Child-Porn Sentence for Uncle Sam’s Tech Guy

     OMAHA, Neb. (CN) – A federal judge handed down a 25-year sentence to a former tech chief for the U.S. government who fantasized about raping and murdering children.
     Before he went to trial this summer, Timothy DeFoggi, 56, of Germantown, Md, was the director of cyber security for the U.S. Department of Health and Human Services.
     A jury convicted DeFoggi on Aug. 26, after a four-day trial, of engaging in a child-exploitation enterprise, conspiracy to advertise and distribute child pornography, and accessing a computer with intent to view child pornography.
     Prosecutors showed that “DeFoggi registered as a member of the Tor-network-based child pornography website on March 2, 2012, and maintained his membership and activity until Dec. 8, 2012, when the website was taken down by the FBI,” according to a statement Monday from the Justice Department.
     “Through the website, DeFoggi accessed child pornography, solicited child pornography from other members, and exchanged private messages with other members in which he expressed an interest in the violent rape and murder of children,” the statement continues. “DeFoggi suggested meeting one member in person to fulfill their mutual fantasies to violently rape and murder children.”
     Tor is defined in the statement as “an Internet application specifically designed to facilitate anonymous communication.”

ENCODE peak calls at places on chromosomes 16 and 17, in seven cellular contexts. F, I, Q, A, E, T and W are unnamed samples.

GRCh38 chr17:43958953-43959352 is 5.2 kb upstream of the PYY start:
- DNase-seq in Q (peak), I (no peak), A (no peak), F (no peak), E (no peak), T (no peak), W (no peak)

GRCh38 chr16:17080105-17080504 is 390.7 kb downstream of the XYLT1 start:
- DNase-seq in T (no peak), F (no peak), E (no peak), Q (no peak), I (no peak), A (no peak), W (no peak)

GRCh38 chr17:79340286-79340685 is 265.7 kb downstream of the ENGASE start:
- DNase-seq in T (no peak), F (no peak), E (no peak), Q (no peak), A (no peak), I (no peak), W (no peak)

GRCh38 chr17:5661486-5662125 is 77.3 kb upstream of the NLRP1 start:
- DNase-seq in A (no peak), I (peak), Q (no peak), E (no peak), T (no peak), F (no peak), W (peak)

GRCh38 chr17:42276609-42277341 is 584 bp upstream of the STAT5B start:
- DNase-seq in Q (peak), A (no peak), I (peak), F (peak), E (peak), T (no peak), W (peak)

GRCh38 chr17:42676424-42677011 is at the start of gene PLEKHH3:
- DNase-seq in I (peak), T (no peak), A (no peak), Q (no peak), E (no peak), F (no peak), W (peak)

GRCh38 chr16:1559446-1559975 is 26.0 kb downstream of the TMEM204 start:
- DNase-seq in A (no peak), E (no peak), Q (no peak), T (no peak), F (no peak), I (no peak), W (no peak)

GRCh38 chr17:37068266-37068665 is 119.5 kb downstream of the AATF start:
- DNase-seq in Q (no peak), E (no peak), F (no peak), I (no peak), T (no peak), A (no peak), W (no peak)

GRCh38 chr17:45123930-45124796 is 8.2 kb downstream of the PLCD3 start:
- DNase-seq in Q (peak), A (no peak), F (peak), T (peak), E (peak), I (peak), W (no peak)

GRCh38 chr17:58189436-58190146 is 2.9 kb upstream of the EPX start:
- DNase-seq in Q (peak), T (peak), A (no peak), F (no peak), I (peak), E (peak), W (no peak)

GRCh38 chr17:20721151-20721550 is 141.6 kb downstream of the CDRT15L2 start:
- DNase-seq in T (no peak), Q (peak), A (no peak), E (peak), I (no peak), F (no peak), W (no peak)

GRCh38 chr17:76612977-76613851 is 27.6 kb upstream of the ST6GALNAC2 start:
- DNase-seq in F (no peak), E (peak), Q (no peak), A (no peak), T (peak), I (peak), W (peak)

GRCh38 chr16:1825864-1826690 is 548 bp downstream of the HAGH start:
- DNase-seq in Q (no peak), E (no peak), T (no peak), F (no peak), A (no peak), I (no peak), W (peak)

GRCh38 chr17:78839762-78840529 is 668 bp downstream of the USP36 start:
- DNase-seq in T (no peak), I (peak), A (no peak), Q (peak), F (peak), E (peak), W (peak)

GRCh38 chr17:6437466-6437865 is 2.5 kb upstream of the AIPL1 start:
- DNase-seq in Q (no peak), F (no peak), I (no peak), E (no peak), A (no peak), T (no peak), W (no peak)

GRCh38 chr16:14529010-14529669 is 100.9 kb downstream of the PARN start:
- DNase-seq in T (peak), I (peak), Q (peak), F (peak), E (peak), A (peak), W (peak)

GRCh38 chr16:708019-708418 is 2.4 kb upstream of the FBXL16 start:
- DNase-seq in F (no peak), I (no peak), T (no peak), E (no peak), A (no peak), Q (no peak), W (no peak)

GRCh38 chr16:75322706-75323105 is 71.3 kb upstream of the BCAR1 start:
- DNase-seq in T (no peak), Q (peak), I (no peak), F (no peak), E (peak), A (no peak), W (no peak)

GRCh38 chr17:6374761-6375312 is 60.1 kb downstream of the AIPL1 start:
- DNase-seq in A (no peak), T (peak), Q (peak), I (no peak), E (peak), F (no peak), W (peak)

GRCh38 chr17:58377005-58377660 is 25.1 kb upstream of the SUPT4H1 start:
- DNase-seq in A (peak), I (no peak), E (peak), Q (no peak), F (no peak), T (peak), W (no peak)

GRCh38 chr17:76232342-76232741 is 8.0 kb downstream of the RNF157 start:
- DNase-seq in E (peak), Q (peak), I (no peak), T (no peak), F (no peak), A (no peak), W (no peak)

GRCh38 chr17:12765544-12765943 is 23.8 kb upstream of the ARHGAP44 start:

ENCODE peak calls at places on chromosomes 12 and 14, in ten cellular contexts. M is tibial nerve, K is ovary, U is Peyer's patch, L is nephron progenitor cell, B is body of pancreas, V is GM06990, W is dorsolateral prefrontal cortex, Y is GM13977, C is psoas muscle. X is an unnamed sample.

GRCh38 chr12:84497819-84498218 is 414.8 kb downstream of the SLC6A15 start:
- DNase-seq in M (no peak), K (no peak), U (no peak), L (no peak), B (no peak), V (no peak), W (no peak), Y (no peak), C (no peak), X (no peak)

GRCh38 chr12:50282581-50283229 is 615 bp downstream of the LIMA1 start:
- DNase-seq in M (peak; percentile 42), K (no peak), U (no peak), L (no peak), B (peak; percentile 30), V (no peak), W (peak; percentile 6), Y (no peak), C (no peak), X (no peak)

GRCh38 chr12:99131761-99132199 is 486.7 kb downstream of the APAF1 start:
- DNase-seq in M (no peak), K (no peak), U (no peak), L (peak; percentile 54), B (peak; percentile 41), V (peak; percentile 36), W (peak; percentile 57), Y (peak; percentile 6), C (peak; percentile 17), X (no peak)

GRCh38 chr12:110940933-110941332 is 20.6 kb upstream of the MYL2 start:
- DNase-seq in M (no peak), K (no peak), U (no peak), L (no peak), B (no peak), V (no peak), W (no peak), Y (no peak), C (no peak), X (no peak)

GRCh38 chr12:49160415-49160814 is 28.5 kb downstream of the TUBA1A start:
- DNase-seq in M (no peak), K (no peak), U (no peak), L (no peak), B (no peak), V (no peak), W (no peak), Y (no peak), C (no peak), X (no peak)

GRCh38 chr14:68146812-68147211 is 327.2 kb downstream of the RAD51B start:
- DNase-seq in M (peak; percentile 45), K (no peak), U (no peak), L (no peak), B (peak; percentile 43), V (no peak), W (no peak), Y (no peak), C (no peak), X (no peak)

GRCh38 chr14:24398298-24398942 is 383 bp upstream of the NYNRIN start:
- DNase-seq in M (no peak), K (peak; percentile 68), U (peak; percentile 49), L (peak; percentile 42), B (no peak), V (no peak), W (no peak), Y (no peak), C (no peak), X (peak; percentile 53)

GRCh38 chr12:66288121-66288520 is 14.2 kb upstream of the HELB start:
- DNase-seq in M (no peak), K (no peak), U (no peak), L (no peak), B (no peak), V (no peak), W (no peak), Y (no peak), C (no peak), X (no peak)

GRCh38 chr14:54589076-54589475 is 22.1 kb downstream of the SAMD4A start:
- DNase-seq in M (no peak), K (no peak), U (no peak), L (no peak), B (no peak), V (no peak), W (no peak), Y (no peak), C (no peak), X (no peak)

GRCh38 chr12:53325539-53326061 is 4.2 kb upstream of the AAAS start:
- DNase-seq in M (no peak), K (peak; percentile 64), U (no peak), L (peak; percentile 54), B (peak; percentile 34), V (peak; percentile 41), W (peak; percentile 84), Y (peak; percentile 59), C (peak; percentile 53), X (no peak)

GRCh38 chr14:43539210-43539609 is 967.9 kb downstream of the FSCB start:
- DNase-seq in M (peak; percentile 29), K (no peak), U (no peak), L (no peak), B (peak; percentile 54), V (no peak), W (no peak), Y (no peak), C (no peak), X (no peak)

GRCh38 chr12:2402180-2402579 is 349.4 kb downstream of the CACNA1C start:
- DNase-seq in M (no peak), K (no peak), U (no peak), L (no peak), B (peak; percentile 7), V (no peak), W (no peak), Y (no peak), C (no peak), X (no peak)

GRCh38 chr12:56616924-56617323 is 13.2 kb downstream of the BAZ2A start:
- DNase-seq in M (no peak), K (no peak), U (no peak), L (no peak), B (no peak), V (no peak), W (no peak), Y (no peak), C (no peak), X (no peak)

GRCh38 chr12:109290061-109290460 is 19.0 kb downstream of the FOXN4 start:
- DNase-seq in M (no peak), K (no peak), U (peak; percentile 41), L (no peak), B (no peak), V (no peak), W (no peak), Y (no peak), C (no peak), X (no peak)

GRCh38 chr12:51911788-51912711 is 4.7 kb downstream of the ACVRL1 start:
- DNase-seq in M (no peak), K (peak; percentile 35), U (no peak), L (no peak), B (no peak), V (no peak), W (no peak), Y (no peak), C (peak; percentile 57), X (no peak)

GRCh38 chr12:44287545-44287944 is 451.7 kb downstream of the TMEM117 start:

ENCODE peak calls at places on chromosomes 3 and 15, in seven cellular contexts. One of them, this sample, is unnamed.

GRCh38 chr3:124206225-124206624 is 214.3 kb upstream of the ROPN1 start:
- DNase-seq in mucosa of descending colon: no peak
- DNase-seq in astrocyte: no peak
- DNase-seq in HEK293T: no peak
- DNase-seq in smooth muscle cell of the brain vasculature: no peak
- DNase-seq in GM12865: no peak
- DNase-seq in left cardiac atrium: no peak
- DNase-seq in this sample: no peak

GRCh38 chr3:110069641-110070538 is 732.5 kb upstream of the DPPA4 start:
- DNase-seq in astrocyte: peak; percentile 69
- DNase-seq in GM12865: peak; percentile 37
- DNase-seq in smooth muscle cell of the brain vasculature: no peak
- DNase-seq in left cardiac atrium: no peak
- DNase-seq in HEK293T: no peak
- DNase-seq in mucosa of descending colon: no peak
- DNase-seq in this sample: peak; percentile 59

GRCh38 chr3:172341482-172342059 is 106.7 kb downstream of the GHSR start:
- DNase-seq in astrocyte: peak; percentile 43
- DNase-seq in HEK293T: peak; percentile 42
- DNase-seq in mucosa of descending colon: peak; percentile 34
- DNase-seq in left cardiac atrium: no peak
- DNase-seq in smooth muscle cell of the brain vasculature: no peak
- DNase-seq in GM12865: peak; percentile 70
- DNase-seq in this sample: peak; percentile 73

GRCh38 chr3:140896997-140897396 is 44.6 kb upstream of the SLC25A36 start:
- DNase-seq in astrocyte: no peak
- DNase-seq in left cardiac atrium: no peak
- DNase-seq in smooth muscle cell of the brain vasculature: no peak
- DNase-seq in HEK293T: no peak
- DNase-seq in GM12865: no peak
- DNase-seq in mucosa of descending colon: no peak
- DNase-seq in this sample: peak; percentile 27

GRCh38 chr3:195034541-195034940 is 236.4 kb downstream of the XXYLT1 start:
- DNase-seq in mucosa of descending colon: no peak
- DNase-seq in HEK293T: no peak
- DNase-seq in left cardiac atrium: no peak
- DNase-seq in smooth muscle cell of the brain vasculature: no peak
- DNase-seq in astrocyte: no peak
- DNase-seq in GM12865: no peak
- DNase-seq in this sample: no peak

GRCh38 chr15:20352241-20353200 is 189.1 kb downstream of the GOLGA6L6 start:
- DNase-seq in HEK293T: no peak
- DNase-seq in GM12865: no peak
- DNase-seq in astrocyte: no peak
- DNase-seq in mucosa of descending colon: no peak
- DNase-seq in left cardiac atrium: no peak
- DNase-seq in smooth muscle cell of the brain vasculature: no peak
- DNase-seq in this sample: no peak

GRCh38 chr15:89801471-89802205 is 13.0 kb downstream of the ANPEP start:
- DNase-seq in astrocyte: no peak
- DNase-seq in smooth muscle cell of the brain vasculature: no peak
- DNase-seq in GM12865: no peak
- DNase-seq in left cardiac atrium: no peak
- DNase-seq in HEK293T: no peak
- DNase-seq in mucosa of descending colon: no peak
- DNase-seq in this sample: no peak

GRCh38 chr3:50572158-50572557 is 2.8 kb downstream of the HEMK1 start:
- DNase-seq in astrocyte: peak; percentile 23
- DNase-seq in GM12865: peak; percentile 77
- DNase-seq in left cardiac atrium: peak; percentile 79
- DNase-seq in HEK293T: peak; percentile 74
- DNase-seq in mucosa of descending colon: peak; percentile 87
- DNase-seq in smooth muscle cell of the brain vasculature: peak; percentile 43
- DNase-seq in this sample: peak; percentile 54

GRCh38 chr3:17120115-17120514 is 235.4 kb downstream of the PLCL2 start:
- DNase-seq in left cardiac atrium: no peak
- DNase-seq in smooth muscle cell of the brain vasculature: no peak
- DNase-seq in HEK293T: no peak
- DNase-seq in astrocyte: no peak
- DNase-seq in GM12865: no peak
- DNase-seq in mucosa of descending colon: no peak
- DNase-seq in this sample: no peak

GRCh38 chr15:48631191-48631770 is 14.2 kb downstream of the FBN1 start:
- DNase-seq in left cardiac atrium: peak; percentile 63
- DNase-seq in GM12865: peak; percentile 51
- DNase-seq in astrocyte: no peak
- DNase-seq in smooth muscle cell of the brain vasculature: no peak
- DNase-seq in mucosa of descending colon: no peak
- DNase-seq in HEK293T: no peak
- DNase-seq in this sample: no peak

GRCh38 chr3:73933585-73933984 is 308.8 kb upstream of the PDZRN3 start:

“Acting under the cloak of anonymity, users advised others on best practices to prevent detection by law enforcement, including advice about the proper use of encryption software, techniques to hide or password-protect child pornography collections, and programs to remove data from a user’s computer,” the statement continues.
     Chief U.S. District Judge Laurie Smith Camp in Omaha gave DeFoggi a 25-year sentence Monday.
     The Justice Department notes that it has convicted five others as part of its “ongoing investigation targeting three Tor-network-based child pornography websites.”
     The single administrator who ran those websites, Aaron McGrath, was convicted in Nebraska, as well, and sentenced last year to 20 years in prison.
     Senior U.S. District Judge Joseph Bataillon sentenced McGrath and the other four: Jason Flanary, Wesley Cameron, Zackary Austin and Charles MacMillan.
     The Justice Department attributes these convictions to “Project Safe Childhood, a nationwide initiative to combat the growing epidemic of child sexual exploitation and abuse launched in May 2006.”

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